US Secretary of State Mike Pompeo meets with King Salman on Oct. 16 — Photo: U.S. Department of State
Even before the Khashoggi affair, former Federal Foreign Minister Sigmar Gabriel (of left-center Social Democrats) had already demanded that German arms supplies to the kingdom be restricted. He was quickly criticized, but not only in Saudi Arabia. Germany's ruling center-right CDU is always happy to take into account the interests of the German defense companies, while the Social Democrats are quick to back the workers in the arms industry. A few weeks after, the strained relations with Saudi Arabia had recovered from Sigmar Gabriel's attack, and the embassies in Riyadh and Berlin are once again occupied.
But with the Khashoggi case, the federal government should take a stand and stop dealing with the Saudis — especially since they can now afford to more than in the past. The Middle Eastern kingdom is not as economically crucial for Germany as it once was. Saudi Arabia is currently only Germany's 10th largest supplier of oil.
Ultimately it is not up to private companies to do the bidding of Middle East diplomacy. Saudi Arabia does not get to decide whether they get Western-built weapons or not. This is the responsibility of governments, which must finally take a clear and critical stance.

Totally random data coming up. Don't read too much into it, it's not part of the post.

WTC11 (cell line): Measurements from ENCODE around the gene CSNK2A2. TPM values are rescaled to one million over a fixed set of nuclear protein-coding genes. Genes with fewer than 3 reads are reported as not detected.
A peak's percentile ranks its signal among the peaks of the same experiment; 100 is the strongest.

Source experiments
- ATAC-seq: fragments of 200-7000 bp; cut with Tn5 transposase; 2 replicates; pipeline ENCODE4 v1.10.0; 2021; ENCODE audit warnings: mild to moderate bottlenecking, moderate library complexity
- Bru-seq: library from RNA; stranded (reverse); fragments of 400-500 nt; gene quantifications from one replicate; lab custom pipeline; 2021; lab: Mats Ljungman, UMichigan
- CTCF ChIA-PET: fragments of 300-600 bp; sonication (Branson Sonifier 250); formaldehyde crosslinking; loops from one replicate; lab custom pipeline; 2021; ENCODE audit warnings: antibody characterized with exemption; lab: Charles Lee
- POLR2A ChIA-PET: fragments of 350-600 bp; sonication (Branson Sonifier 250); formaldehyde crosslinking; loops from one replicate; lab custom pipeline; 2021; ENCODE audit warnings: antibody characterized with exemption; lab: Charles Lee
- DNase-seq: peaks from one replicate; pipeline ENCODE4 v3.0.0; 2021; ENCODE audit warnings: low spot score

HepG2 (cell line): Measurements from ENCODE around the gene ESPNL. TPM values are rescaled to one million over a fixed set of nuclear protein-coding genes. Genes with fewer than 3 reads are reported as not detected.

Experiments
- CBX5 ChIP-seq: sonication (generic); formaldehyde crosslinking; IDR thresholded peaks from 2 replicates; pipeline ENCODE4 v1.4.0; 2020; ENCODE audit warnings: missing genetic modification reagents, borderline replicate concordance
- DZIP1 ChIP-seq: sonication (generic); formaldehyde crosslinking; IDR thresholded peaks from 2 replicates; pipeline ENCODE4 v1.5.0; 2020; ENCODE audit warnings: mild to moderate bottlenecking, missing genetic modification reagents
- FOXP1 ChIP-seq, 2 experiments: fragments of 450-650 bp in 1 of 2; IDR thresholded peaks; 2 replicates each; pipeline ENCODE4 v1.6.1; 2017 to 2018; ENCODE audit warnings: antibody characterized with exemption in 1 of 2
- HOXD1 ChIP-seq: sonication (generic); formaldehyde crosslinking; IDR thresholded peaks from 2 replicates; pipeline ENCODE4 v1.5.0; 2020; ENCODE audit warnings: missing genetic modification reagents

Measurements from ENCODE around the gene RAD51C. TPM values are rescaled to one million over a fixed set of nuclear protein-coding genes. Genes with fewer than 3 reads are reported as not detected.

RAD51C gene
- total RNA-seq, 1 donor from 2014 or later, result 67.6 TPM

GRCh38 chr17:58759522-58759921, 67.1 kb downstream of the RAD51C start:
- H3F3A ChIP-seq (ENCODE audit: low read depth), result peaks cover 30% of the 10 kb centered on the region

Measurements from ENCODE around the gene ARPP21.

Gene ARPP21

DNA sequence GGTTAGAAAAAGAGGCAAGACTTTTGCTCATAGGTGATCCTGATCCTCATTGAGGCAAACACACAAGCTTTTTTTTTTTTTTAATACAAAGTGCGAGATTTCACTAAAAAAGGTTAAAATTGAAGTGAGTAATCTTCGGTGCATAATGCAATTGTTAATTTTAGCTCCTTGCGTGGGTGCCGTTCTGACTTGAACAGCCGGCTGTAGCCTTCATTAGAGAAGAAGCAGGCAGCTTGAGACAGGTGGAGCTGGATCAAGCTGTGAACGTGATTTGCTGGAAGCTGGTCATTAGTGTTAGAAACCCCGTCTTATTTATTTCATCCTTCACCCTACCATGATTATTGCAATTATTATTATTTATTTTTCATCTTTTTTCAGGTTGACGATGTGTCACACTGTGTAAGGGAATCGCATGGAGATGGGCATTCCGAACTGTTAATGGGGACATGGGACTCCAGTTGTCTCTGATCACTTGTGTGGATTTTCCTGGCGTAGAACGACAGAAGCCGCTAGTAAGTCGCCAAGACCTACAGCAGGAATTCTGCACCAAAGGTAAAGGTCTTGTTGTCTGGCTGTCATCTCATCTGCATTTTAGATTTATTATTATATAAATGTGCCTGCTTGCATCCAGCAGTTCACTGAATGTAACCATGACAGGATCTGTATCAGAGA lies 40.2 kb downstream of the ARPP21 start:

Nevertheless, top German CEOs can at least chip in for the fight for human rights: by not making the trip to "Davos in the Desert." That would not plunge their corporations into the abyss, and shareholders would get over it. Many employees would be happy if their respective boss took a stand. And above all, it would finally give a chance to the forces of reform inside Saudi Arabia.
With loans and solar panels from China, the massive solar park has been opened a year and is already powering the surrounding areas. Now the Chinese supplier is pushing for an expansion.
CAUCHARI — Driving across the border with Chile into the northwest Argentine department of Susques, you may spot what looks like a black mass in the distance. Arriving at a 4,000-meter altitude in the municipality of Cauchari, what comes into view instead is an assembly of 960,000 solar panels. It is the world's highest photovoltaic (PV) park, which is also the second biggest solar energy facility in Latin America, after Mexico's Aguascalientes plant.